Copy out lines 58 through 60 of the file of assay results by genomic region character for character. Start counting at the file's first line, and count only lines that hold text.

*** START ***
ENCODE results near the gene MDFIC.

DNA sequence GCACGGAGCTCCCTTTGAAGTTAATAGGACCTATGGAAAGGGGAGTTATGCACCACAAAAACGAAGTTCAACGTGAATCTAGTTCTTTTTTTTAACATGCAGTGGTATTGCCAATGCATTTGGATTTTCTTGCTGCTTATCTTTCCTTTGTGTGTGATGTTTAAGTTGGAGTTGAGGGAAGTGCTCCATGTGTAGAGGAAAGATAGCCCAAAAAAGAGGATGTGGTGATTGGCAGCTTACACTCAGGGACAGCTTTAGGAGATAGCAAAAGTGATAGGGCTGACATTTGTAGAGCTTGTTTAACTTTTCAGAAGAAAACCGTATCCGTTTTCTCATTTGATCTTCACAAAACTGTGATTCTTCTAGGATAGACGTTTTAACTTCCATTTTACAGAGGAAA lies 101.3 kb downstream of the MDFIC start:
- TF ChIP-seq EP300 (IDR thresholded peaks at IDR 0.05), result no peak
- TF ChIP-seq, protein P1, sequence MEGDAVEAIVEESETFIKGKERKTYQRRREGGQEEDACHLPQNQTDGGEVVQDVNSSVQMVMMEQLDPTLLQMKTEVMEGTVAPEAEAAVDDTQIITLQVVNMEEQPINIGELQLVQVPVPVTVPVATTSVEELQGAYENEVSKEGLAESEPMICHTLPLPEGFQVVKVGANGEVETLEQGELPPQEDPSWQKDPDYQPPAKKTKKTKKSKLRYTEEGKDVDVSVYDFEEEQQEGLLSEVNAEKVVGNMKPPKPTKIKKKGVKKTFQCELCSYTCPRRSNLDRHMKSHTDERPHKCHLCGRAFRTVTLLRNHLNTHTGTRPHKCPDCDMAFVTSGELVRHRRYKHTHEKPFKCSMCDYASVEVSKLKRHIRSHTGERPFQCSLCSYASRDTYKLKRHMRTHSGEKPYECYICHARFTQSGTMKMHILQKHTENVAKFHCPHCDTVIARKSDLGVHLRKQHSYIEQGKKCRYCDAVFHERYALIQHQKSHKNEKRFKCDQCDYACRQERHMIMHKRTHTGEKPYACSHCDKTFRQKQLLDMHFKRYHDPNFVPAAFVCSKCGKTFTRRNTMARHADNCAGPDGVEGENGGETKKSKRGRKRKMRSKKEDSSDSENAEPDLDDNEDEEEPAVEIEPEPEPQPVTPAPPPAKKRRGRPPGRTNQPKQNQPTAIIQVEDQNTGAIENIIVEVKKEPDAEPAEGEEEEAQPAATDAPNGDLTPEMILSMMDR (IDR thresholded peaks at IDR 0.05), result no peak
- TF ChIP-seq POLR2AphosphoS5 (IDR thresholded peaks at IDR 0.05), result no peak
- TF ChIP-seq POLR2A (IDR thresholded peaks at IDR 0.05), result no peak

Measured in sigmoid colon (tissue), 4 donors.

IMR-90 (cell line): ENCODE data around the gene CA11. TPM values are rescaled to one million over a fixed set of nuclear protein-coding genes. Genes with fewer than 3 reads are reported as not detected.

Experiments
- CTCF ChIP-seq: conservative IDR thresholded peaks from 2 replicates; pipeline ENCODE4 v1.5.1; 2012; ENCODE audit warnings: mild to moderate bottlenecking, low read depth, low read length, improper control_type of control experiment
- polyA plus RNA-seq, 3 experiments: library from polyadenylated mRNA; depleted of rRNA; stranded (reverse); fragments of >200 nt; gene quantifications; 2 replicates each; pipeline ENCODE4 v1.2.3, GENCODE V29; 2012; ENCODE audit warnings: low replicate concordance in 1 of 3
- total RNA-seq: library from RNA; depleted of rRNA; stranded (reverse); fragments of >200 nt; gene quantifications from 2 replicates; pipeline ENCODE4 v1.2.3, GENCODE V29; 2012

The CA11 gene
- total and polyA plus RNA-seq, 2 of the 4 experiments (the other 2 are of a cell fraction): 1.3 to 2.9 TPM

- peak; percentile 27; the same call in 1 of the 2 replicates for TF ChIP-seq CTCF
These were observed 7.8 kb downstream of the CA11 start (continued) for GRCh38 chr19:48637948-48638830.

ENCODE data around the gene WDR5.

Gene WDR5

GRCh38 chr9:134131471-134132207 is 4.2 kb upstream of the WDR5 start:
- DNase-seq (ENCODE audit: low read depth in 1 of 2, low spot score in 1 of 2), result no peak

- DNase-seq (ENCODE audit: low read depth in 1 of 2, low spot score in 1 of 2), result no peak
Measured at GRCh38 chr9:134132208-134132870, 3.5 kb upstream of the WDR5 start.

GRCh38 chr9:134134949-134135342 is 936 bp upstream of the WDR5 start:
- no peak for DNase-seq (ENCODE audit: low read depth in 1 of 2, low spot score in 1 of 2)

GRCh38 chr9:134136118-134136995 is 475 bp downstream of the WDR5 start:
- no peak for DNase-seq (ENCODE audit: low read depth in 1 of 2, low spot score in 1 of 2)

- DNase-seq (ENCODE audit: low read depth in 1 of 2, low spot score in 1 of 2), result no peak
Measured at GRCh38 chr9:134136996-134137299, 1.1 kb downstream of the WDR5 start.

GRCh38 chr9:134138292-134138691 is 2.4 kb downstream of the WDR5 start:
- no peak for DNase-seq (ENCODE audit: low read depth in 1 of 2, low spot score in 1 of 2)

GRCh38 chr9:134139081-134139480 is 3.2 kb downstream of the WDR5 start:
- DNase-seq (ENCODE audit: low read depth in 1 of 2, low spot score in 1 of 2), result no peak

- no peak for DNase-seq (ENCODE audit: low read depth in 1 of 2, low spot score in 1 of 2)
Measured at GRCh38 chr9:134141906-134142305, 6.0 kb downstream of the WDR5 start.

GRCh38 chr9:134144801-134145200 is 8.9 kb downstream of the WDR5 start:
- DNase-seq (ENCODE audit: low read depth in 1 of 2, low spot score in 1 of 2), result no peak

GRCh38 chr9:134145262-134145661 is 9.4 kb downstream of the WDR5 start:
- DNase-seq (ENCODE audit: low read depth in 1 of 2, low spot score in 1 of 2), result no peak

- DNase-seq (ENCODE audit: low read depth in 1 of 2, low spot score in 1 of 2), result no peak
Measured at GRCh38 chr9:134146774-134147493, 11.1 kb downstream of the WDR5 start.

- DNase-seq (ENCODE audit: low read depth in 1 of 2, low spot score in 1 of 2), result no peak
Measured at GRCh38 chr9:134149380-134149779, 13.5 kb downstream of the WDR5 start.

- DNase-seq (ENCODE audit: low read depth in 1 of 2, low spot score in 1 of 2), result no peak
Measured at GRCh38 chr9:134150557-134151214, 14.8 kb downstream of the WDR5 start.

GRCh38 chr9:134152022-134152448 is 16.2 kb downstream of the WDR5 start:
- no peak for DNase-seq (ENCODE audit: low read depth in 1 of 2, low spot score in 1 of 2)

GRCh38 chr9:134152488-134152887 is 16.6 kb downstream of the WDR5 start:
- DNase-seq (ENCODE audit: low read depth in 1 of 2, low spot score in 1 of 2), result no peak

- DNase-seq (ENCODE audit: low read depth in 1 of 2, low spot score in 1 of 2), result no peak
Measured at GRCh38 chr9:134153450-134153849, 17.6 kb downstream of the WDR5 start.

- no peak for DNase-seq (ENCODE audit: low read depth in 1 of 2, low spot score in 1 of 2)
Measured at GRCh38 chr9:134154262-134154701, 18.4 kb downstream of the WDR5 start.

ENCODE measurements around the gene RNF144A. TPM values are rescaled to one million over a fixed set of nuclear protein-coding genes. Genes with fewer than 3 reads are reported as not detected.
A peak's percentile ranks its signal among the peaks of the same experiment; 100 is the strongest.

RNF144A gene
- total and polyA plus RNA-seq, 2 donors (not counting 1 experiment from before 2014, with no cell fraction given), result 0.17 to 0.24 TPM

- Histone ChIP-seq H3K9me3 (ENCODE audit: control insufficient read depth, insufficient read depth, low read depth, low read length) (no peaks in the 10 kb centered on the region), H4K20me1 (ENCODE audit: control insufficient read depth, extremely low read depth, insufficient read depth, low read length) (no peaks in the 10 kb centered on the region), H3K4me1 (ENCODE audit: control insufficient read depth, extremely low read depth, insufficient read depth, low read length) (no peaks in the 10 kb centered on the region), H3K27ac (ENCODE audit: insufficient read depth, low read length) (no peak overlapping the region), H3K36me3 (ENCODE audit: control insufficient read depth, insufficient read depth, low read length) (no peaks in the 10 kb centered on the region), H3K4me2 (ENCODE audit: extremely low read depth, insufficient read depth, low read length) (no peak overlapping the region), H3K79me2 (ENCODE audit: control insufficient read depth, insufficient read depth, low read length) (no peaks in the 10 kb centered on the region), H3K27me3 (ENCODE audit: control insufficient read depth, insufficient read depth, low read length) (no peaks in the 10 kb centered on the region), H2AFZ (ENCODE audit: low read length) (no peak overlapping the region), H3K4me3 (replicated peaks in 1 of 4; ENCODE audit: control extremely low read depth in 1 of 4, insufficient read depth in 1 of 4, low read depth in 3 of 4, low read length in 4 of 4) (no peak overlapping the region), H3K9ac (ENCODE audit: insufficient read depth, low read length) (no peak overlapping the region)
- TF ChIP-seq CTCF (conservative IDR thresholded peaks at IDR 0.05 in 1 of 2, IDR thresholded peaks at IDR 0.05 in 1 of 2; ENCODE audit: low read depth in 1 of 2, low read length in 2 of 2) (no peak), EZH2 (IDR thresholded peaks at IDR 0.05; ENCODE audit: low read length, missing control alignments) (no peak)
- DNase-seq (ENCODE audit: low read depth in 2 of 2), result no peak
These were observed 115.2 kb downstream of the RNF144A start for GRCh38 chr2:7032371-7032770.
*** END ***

- TF ChIP-seq CTCF (conservative IDR thresholded peaks at IDR 0.05 in 1 of 2, IDR thresholded peaks at IDR 0.05 in 1 of 2; ENCODE audit: low read depth in 1 of 2, low read length in 2 of 2) (no peak), EZH2 (IDR thresholded peaks at IDR 0.05; ENCODE audit: low read length, missing control alignments) (no peak)
- DNase-seq (ENCODE audit: low read depth in 2 of 2), result no peak
These were observed 115.2 kb downstream of the RNF144A start for GRCh38 chr2:7032371-7032770.